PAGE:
Stimulation of DCs with HBVsvp alone and/or LPS showed significantly higher cytokine production in the supernatant. These cytokines included INF-α, INF-γ, TNF-α, IL-12, IL-1α, IL-10, and CXCL-10/IP-10. We found five- to eight-fold increases of these factors in the activated DCsgroups compared to the negative control groups (DCs alone or DCs with LPS alone) (Figure 2). The increase was statistically significant (p < 0.001) for all these cytokines. Production of IL-1β, IL-2, IL-6, and IL-15 was not significantly increased. Thus, pulsation of DCs with HBVsvp leads to a distinguished change of the DCs cytokine production.

Figure 2 Cell-free culture supernatants were harvested for DC alone, DC pulsed with svp, or DC pulsed with svp and LPS for 24 hrs for cytokine and chemokine’s production. Appropriate dilutions assayed for INF-α, INF-γ, TNF-α, IL-12, IL-1α, IL-10, and CXCL-10/IP-10. The detection was done by using mouse INF-α, INF-γ, TNF-α, IL-12, IL-1α, IL-10, and CXCL-10/IP-10 enzyme-linked immunosorbent assay. The actual cytokine concentrations in pg/mL were determined by using standard reagents as provided by the manufacturer. Our results showed that in vitro pulsation of DC with HBVsvp or HBVsvp and LPS elicited significantly higher secretion of DC cytokines and chemokines. The increase of cytokine production (INF-α, INF-γ, TNF-α, IL-12, IL-1α, IL-10, and CXCL-10/IP-10) over the baseline level of non-activated DC is shown. The shown increases were all highly significant (***p < 0.001).

Cytokine Production Increases Over Time

We have included a comparison assay for the production of CXCL-10/IP-10 at different incubation times from activation. CXCL-10/IP-10 production was determined over time. The production of CXCL-10/IP-10 increased during the observation period, reaching significant levels after 2 to 4 hrs (p < 0.05). The maximal secretion of CXCL-10/IP-10 was reached after 24 hrs (p < 0.001) (Figure 3).

Figure 3 Comparison assay for the production of CXCL-10/IP-10 at different time points from activation. The production of CXCL-10/IP-10 was determined over time. The highest production for CXCL-10/IP-10 was seen after 6–24 hrs (*p<0.05; **p < 0.01; ***p < 0.001).

HBVs And HBVc Antigen Proteins Were Highly Detectable In Activated DCs And Distributed Differentially Between Cytoplasm And Nucleus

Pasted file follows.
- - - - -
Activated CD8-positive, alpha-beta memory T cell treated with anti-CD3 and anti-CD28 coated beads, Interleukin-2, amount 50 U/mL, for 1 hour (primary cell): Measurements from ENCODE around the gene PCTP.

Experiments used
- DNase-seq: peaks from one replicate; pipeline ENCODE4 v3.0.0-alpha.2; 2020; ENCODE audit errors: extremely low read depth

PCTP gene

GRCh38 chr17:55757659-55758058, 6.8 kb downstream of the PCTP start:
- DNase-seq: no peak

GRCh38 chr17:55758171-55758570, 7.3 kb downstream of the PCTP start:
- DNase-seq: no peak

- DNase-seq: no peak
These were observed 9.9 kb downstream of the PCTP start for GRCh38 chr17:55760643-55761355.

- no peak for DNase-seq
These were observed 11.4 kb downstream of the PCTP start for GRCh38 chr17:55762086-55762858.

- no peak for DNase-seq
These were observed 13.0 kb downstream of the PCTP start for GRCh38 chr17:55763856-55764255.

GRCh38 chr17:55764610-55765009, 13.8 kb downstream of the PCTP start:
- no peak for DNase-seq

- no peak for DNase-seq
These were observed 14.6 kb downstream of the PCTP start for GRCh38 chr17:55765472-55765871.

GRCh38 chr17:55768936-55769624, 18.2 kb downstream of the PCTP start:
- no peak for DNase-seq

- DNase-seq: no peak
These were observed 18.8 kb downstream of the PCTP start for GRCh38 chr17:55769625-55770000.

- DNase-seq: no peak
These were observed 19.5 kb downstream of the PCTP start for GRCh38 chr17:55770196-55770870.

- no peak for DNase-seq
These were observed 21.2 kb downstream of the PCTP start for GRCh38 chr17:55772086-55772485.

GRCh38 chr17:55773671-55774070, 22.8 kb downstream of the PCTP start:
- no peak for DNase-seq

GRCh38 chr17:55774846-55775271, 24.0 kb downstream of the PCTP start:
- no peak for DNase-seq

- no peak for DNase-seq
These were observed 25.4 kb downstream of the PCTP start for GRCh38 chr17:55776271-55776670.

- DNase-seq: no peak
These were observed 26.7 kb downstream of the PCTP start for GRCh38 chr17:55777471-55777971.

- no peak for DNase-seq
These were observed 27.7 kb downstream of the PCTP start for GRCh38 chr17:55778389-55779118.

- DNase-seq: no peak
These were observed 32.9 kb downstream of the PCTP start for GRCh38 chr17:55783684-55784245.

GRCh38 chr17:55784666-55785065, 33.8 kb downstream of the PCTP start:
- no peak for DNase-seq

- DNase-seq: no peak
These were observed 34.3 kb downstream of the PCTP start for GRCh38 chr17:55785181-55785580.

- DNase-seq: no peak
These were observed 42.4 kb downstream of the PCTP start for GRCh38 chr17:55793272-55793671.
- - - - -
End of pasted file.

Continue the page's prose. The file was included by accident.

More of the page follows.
In total protein assay, we found significantly higher protein concentration in HBVsvp stimulated DC groups compared to not activated DCs (p < 0.001). For RIPA buffer lyses, the total protein was 549.5µg/mL, 1047µg/mL, and 1080.75µg/mL for negative control, DCs activated by HBVsvp alone and DCs activated by HBVsvp and LPS, respectively (Figure 4A). For partial DCs lyses, we have found the total protein was much less than a complete lyses of DCs. Again, DCs activated by SVP or SVP plus LPS were significantly (p < 0.001, p < 0.05) detectable for more proteins than negative control group. Here the total protein was 320.75µg/mL, 730.75µg/mL, and 755.75µg/mL for negative control, DCs activated by HBVsvp alone and DCs activated by HBVsvp and LPS, respectively (Figure 4B).

Figure 4 DCs were generated from bone-marrow followed by culture for 7 days in the presence of IL-4 and GM-CSF. To these cultures, control RPMI supernatant, svp alone, and svp plus LPS were added, respectively. DCs were harvested 24 hrs later and lysed for BCA–Total Protein-Assay. (A) Complete lyses of DC, our results showed clear differences between activated DC groups and negative control group in the total protein. We have found that DC activated by HBVsvp or HBVsvp plus LPS were significantly detectable for much proteins than negative control group. (B) Partial lyses of DC, we have found the total protein was much less than a complete lyses of DC. Again, DC activated by svp or svp plus LPS were significantly detectable for much proteins than negative control group. (**p < 0.05; ***p < 0.001).

To determine whether the increase in total protein was due to uptake of HBV proteins, Western blot of the lysate fractions was performed. In complete lysed HBVsvp treated DCs, both 24 kDa small surface antigen (HBVs) and the 21 kDa core protein (HBVc) were detected, referring to a different intracellular distribution pattern of the viral proteins within DCs (Figure 5A). Interestingly, in partial lysed HBVsvp treated DCs, only HBVs were detected and HBc protein was not detected referring to the presence of HBc protein in the nucleus (Figure 5B).